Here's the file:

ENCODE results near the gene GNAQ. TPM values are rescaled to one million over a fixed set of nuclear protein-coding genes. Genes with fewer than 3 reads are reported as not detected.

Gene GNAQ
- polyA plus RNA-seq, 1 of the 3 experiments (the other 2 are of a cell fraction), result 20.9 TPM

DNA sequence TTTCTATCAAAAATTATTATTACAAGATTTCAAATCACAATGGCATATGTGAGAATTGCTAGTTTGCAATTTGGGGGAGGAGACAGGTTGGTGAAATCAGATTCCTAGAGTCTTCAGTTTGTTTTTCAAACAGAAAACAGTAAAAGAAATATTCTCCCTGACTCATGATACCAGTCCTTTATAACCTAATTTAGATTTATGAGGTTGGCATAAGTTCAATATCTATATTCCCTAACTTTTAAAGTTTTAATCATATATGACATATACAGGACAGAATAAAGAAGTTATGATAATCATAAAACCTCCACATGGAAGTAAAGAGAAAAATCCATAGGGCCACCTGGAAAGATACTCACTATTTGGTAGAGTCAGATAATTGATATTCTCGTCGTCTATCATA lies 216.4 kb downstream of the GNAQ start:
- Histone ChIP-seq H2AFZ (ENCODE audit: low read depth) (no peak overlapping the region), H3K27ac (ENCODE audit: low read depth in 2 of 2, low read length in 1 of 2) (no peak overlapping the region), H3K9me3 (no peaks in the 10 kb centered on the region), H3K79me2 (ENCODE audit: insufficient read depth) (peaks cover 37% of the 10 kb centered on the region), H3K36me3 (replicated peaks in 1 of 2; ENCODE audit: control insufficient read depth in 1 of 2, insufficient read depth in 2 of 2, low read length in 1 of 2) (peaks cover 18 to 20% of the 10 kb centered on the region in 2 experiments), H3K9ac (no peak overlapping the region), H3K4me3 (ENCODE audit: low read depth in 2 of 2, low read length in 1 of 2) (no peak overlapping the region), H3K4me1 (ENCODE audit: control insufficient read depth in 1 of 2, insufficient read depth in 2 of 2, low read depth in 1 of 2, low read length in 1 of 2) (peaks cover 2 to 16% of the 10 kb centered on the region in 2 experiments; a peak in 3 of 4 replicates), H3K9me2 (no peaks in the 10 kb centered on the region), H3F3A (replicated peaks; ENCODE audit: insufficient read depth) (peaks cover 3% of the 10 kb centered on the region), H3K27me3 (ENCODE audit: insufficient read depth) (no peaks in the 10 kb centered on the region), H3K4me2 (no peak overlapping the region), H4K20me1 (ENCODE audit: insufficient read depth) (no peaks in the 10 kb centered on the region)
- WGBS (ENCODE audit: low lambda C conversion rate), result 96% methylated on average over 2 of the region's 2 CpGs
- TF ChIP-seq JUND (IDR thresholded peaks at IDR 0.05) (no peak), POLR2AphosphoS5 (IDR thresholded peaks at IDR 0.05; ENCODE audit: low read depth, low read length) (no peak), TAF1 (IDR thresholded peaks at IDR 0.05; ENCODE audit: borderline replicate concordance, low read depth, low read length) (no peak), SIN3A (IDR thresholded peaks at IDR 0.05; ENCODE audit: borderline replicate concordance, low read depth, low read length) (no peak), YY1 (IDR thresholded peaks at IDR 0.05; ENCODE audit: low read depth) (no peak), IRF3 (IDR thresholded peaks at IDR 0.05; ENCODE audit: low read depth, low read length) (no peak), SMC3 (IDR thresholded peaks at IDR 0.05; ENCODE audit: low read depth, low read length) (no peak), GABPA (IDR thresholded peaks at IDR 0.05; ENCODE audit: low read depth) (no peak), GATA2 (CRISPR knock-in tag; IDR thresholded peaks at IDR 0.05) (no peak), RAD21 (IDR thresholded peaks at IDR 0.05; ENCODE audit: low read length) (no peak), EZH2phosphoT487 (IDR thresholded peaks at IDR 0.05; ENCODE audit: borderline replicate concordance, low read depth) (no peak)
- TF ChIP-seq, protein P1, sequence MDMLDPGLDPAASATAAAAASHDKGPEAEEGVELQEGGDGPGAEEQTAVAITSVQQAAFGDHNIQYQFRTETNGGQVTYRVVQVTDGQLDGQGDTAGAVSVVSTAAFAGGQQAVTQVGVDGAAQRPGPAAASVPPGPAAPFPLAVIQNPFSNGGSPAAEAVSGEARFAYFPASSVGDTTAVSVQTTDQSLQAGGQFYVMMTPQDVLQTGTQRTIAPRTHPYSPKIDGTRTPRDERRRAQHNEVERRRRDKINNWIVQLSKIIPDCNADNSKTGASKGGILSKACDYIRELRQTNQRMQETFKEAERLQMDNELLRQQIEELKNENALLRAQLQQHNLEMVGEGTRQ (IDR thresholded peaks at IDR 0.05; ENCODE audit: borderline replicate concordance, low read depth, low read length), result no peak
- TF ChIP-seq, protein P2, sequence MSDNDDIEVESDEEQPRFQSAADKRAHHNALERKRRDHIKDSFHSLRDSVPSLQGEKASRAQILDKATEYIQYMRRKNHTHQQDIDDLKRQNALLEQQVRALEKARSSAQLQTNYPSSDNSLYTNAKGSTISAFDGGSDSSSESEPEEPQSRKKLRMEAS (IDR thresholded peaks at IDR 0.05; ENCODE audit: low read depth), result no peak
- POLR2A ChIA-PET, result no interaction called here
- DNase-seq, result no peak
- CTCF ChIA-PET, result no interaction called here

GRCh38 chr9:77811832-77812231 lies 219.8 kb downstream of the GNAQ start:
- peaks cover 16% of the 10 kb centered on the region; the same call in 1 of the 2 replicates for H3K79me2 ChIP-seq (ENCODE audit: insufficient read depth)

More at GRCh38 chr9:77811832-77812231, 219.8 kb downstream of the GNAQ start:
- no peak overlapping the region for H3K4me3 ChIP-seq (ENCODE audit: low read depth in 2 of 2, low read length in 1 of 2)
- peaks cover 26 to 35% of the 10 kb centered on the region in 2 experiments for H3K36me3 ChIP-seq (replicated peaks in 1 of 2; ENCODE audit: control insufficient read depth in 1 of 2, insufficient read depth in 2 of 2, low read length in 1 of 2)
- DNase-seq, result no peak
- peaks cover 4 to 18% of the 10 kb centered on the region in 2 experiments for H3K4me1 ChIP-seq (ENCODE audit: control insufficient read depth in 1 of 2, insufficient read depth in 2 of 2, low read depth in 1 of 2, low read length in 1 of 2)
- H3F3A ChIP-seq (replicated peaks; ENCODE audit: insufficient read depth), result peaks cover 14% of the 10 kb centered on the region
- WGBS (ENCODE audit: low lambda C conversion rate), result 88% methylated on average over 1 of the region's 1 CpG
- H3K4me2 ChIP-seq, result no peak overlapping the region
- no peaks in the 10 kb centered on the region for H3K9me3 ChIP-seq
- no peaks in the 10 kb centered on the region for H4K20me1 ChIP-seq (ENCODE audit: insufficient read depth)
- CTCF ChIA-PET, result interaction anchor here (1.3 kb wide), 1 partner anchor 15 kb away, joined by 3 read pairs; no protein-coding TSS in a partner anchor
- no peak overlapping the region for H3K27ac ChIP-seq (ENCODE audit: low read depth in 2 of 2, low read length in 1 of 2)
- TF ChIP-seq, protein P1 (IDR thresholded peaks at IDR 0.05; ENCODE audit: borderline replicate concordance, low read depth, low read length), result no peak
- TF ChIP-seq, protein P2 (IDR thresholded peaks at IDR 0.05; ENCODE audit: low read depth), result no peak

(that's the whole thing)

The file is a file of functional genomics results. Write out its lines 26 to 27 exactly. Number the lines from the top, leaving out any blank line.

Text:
- no peak overlapping the region for H3K27ac ChIP-seq (ENCODE audit: low read depth in 2 of 2, low read length in 1 of 2)
- TF ChIP-seq, protein P1 (IDR thresholded peaks at IDR 0.05; ENCODE audit: borderline replicate concordance, low read depth, low read length), result no peak